Apple on Thursday announced some personnel moves that suggest CEO Tim Cook’s future vision for the company.
He named Jeff Williams (pictured above) chief operating officer, elevated Johny Srouji to Apple’s executive team by making him a senior vice president, broadened the powers of Senior Vice President of Worldwide Marketing Phil Schiller to include supervision of Apple’s App Store across all its platforms, and added Tor Myhren as the new vice president of marketing communications.
“As we come to the end of the year, we’re recognizing the contributions already being made by two key executives,” Cook said in a statement.
“Jeff [Williams] is hands-down the best operations executive I’ve ever worked with, and Johny [Srouji]’s team delivers world-class silicon designs which enable new innovations in our products year after year,” he added.
Williams joined Apple in 1998 as head of worldwide procurement. In 2004 he was named vice president of operations. Since 2010, he has overseen Apple’s supply chain, service and support.
Making Williams COO is a sign that Cook feels confident in loosening the reins to Apple a bit, noted Patrick Moorhead, founder and principal analyst atMoor Insights and Strategy.
“When you add a chief operating officer, it says that Tim Cook needs to spend more time on strategy and the future of the company and less time on day-to-day operations,” he told the E-Commerce Times.
“It’s a classic growth move you make when you feel comfortable about how operations are going,” he said.
IP in Apple’s Future
Srouji has been vice president for hardware technologies at Apple for eight years. He oversees custom silicon and technologies, such as batteries, application processors, storage controllers, sensors silicon, display silicon and other chipsets.
With Srouji’s elevation to senior vice president, Apple may be recognizing the significance his role will be to the future of Apple.
“Hardware is a very important part of Apple’s business,” said Tim Bajarin, president ofCreative Strategies.
“But it’s not just hardware,” he told the E-Commerce Times. “His role includes overseeing the silicon business, which to us is equally important to Apple’s future.”
Srouji’s promotion was also a promotion of enabling technologies at Apple, Moorhead noted.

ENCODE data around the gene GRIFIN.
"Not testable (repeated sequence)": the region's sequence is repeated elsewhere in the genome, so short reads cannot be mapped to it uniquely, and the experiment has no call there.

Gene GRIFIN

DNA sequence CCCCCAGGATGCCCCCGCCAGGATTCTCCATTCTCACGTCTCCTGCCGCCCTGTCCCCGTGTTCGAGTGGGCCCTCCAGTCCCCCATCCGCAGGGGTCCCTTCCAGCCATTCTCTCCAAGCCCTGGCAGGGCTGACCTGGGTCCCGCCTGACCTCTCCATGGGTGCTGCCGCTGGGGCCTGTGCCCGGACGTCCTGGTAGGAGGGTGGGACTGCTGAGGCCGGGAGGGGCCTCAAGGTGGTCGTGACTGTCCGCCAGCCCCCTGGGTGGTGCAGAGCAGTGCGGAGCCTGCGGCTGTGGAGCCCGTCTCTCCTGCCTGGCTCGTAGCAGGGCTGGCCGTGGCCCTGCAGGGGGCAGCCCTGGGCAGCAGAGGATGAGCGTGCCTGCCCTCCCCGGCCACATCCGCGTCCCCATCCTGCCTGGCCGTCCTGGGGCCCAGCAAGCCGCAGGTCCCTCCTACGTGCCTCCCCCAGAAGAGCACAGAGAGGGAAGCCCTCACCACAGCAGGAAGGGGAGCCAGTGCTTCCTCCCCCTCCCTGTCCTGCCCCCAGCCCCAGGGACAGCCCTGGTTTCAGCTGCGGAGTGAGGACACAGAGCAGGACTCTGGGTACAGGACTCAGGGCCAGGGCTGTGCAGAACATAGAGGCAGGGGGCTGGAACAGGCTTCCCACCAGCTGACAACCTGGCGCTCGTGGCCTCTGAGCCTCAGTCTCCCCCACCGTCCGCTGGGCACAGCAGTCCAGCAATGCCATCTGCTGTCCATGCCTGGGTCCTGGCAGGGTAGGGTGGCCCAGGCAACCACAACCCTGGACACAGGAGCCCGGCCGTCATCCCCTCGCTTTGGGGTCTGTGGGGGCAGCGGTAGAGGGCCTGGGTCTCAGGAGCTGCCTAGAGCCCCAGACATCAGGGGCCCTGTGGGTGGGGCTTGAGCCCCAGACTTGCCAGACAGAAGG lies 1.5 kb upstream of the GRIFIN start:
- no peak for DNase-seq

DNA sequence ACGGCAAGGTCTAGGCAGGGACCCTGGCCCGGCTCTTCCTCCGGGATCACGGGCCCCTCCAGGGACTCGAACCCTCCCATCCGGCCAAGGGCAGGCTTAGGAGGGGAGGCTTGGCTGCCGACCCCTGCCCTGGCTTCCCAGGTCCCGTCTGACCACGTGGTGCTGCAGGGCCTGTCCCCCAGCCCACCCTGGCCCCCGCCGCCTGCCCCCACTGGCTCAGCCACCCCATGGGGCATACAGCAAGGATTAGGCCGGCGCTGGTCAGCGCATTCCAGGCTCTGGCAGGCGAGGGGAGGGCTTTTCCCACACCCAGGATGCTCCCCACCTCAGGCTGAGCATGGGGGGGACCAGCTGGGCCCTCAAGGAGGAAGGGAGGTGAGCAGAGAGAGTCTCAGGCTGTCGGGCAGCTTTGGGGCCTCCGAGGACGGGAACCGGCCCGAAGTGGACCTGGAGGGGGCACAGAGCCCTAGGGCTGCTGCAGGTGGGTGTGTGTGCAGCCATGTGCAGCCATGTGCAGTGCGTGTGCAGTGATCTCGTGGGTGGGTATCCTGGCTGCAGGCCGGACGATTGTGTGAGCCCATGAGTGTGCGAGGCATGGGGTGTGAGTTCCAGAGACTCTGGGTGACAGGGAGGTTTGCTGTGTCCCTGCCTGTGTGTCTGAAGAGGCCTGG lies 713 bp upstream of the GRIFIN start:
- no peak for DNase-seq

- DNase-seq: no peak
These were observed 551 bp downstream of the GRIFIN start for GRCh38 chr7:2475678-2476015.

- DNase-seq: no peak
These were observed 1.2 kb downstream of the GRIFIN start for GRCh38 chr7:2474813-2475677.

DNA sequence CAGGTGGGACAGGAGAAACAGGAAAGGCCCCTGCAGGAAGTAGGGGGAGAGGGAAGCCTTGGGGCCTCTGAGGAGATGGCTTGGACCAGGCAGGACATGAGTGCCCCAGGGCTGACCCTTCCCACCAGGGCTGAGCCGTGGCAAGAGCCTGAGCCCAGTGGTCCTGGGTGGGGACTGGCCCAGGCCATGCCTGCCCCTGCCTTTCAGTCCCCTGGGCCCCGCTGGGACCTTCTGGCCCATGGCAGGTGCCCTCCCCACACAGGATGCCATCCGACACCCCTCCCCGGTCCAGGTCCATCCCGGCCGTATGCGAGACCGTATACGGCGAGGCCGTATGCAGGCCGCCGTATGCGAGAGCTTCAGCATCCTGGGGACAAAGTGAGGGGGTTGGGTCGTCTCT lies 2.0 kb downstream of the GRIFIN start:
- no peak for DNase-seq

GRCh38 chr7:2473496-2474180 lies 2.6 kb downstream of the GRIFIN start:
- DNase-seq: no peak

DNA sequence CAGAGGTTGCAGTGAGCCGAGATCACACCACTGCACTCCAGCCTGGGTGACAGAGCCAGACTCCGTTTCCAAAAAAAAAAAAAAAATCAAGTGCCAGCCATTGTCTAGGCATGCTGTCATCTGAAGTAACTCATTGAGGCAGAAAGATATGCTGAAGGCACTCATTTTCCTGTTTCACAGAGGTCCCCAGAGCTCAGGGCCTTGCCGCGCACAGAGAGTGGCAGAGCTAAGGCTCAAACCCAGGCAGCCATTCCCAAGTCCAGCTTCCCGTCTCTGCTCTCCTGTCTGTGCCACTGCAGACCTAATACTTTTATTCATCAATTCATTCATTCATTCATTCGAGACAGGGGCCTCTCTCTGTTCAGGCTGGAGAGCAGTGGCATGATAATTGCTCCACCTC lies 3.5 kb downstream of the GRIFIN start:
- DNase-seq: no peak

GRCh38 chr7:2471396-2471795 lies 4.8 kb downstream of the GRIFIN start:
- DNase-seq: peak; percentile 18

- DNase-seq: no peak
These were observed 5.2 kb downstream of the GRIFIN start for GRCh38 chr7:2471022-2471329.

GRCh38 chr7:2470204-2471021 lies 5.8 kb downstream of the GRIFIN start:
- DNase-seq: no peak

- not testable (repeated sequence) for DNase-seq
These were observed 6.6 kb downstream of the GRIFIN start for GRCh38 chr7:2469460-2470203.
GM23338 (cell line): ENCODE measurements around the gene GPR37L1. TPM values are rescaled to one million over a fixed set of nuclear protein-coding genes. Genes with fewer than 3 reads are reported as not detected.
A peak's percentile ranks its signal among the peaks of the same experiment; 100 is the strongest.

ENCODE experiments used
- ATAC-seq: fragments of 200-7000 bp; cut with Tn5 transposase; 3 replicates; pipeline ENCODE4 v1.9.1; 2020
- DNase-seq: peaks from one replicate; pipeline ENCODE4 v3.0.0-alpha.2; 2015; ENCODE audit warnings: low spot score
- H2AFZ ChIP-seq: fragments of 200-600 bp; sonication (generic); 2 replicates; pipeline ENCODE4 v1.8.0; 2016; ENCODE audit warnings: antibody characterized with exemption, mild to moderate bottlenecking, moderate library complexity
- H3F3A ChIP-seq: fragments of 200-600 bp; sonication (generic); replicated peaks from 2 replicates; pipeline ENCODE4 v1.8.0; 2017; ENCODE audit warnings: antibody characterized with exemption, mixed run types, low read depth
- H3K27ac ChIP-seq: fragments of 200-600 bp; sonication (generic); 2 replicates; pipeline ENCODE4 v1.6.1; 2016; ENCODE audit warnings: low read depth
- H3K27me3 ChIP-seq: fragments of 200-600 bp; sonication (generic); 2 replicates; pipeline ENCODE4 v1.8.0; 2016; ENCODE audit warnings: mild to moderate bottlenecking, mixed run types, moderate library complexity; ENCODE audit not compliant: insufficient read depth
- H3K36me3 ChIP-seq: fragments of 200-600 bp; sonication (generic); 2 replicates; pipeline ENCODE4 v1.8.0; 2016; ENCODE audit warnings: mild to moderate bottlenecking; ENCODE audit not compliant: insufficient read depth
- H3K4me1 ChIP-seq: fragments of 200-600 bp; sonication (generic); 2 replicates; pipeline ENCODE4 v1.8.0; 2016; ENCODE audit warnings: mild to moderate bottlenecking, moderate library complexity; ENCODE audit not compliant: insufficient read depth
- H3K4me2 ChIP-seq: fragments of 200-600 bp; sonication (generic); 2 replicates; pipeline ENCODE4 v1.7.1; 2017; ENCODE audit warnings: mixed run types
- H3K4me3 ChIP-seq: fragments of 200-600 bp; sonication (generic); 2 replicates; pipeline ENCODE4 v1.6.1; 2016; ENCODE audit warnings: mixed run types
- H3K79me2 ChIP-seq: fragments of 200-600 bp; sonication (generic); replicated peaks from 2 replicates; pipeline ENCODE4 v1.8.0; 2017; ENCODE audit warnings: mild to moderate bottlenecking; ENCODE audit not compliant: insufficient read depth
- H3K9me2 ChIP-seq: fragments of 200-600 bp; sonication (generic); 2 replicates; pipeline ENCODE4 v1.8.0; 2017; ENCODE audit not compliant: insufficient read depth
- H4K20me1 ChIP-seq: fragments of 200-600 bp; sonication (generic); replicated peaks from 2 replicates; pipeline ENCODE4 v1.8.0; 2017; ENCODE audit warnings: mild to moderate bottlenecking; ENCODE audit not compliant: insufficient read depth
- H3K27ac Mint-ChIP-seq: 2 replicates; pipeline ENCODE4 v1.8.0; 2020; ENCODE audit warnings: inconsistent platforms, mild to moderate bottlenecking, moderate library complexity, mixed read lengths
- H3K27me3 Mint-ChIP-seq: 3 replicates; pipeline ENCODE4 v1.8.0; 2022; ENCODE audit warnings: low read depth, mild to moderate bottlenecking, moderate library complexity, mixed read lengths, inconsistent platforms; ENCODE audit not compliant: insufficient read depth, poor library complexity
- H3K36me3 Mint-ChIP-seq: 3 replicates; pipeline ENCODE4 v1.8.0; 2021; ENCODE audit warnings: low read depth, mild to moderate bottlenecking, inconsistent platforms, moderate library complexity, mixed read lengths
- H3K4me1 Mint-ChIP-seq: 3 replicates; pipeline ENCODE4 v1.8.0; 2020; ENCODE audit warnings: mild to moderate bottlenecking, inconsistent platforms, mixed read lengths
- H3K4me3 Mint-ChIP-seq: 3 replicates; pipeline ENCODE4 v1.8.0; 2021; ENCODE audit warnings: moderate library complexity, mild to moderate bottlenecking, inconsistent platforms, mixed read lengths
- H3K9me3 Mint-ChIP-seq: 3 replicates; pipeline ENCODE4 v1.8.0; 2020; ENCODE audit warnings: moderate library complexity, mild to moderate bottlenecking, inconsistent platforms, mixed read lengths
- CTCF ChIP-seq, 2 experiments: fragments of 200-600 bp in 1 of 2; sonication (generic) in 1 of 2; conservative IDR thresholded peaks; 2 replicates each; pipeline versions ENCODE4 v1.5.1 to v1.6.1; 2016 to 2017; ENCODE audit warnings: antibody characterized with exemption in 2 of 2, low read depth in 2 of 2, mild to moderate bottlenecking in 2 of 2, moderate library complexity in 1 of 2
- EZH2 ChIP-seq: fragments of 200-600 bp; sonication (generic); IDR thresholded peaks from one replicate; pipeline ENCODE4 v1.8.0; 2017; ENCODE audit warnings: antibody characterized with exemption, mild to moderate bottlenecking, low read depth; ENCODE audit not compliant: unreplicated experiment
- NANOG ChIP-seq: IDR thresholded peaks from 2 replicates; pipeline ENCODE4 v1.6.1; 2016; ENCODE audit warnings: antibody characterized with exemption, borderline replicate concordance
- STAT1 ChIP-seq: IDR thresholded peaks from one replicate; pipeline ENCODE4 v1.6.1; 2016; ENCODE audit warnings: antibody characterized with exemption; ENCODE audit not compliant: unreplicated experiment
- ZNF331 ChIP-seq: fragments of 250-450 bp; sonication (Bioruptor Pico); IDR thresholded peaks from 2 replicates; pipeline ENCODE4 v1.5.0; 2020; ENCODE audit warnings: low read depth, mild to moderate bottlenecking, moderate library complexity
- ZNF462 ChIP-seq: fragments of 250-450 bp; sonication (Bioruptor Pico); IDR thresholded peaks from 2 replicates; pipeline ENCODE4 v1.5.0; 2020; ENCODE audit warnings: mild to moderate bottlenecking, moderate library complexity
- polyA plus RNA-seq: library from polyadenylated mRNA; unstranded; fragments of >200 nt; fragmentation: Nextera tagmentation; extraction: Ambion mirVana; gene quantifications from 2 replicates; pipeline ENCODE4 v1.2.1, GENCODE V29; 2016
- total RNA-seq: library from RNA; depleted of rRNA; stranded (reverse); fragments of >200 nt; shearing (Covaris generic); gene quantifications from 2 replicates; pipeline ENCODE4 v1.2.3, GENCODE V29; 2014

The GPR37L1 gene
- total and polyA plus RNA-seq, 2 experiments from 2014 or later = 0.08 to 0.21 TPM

“Enabling technologies are going to be more important to Apple in developing more of its own intellectual property in the future,” he said.
“This says we will see more homegrown enabling technologies from Apple,” Moorhead added.
Schiller now leads nearly all developer-related functions at Apple. His duties also include worldwide product marketing and international, education and business marketing.
He will be charged with advancing Apple’s ecosystem, Cook said.
“In many ways, the whole app ecosystem is just an extension of Apple’s marketing,” Bajarin said. “It makes a lot of sense for Phil to oversee that.”
The only outside move Apple made was the hiring of Myhren, chief creative officer of Grey New York, who is replacing retiring 18-year Apple veteran Hiroki Asai.
Under Myhren’s leadership, Grey won Adweek’s Global Agency of the Year award in 2013 and 2015.
Bringing in someone from the outside to run advertising is an interesting move, Moorhead observed.
“It’s interesting that there wasn’t anyone inside Apple who could have taken that role,” he said.
More Changes Needed
Apple usually brings in outsiders when it doesn’t have the in-house talent for an initiative. It brought in people from the outside when it planned to enter the retail market, and it did so again when designing the fashion aspects of the Apple Watch.
“I wouldn’t expect them to bring in an outside guy to run advertising and merchandising because Apple has good people internally to do that,” Moorhead noted.
Apple has problems that won’t be addressed by appointing a new COO or advertising director, according to Trip Chowdhry, managing director for equity research atGlobal Equities Research.
“Apple’s stock has underperformed by every metric. Investors have zero confidence in Apple’s executive team,” he told the E-Commerce Times.
“This reshuffling at the secondary level isn’t going to make any difference,” Chowdhry added, “unless the CEO, CFO and the head of the retail channel is replaced.”